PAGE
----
In this case, the design and/or the pattern of the decorative layers 11 overlaps the natural grain of the material sheet 1 in order to present a very unique appearance. Further, the decorative layers 11 are well protected by the resin sheet 14.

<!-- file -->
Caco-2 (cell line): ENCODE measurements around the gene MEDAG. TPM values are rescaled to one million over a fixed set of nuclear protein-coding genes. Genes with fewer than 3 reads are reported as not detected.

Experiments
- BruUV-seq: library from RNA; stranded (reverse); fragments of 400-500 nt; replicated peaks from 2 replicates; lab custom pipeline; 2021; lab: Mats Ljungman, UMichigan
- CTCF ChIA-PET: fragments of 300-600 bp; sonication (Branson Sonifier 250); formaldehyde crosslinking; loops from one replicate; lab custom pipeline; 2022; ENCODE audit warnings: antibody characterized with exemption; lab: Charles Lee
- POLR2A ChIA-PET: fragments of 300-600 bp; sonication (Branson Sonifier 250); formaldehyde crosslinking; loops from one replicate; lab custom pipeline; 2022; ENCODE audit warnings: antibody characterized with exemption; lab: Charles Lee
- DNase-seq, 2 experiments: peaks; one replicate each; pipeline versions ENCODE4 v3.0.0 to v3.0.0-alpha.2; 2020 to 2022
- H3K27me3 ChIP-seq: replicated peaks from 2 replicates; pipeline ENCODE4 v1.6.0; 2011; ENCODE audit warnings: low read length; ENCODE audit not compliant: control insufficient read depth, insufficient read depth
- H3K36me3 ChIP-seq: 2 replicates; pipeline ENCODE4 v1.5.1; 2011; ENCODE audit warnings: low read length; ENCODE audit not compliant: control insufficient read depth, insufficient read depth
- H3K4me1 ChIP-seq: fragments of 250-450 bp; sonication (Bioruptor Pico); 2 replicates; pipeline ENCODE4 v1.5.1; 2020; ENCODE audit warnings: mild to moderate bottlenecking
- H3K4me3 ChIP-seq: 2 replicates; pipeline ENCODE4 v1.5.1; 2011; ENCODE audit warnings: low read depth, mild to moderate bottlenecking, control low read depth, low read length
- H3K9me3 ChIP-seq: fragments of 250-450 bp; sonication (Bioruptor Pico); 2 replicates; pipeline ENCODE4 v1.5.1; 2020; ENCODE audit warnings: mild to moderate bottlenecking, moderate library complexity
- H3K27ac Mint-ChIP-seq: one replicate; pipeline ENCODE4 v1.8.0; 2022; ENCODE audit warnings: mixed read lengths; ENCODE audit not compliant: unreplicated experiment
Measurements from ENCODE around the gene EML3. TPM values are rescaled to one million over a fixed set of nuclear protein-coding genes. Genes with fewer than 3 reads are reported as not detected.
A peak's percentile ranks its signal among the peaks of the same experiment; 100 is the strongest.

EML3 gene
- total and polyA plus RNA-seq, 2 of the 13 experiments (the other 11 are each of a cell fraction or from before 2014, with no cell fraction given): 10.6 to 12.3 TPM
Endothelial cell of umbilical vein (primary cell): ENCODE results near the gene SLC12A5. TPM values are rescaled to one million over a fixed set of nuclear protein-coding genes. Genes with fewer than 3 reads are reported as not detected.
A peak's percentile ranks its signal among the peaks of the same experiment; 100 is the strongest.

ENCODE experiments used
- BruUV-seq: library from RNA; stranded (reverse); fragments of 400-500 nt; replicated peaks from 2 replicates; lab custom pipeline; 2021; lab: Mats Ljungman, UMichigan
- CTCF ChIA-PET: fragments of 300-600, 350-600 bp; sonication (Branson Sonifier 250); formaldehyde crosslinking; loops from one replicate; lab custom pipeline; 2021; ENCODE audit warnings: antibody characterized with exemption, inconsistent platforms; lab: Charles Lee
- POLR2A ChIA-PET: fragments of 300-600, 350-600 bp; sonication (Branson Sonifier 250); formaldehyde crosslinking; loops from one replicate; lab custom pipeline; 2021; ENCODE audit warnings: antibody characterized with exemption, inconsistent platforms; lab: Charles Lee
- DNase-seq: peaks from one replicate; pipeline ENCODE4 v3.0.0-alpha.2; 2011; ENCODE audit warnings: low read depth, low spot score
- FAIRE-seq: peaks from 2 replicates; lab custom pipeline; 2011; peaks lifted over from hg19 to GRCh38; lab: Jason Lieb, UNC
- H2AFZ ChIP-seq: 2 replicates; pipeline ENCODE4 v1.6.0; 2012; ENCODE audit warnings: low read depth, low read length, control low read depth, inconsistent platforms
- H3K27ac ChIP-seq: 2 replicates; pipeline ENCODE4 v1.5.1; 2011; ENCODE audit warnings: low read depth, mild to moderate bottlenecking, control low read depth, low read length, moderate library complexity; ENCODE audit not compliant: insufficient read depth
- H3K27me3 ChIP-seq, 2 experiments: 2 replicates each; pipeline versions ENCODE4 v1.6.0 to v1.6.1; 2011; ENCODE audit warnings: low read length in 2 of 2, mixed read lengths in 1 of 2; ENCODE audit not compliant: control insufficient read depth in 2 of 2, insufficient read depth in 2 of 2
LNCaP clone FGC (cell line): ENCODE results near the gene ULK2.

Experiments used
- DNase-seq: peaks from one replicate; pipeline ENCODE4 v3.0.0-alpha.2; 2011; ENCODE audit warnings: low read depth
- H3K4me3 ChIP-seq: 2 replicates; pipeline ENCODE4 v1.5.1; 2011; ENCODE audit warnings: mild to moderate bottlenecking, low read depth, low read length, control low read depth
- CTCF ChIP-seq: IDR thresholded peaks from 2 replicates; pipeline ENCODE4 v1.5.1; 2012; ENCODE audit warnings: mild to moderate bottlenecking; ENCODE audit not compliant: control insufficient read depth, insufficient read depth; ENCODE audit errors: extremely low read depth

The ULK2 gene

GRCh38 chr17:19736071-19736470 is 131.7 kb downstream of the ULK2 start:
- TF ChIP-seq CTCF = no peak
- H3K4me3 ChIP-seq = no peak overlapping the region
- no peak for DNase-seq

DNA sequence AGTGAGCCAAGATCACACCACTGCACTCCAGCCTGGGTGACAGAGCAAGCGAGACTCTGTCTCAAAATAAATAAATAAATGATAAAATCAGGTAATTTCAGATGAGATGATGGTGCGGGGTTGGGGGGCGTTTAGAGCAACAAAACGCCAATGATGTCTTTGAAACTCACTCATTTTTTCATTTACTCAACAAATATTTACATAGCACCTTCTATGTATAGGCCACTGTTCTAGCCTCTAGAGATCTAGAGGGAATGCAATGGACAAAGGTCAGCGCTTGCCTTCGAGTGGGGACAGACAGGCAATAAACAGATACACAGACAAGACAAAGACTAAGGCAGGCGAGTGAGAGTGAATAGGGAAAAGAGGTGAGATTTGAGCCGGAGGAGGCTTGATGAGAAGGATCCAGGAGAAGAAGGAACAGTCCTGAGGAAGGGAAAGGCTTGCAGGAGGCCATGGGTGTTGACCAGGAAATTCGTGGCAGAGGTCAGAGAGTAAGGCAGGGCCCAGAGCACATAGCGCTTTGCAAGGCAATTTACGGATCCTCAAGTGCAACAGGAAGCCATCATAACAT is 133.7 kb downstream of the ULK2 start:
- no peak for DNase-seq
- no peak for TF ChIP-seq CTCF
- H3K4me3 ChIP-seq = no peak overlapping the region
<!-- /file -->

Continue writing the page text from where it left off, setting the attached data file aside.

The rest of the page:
Operational steps employed in the other (the third) embodiment of the present invention are sequentially shown in FIGS. 10 to 11, in which a powdery resin sheet 13 is formed directly on the material sheet 1 after attachment of a backing 2. The powdery resin sheet 13 grows into a resin sheet 14 after heat pressing as shown in FIG. 11. Next, decorative layers 11 are formed on the resin sheet 14. Since the decorative layers 11 are located over the face of the material sheet 1, designs and/or patterns of the decorative layers 11 appear in relief providing a highly three-dimensional impression. When damaged during use of the decorative article, the decorative layers 11 are easily accessible for repairment purposed. When required, however, the decorative layers 11 may be covered with a proper protective film of, for example, urethane resin or unsaturated polyester resin. These resins may be applied in the form of a coating, too.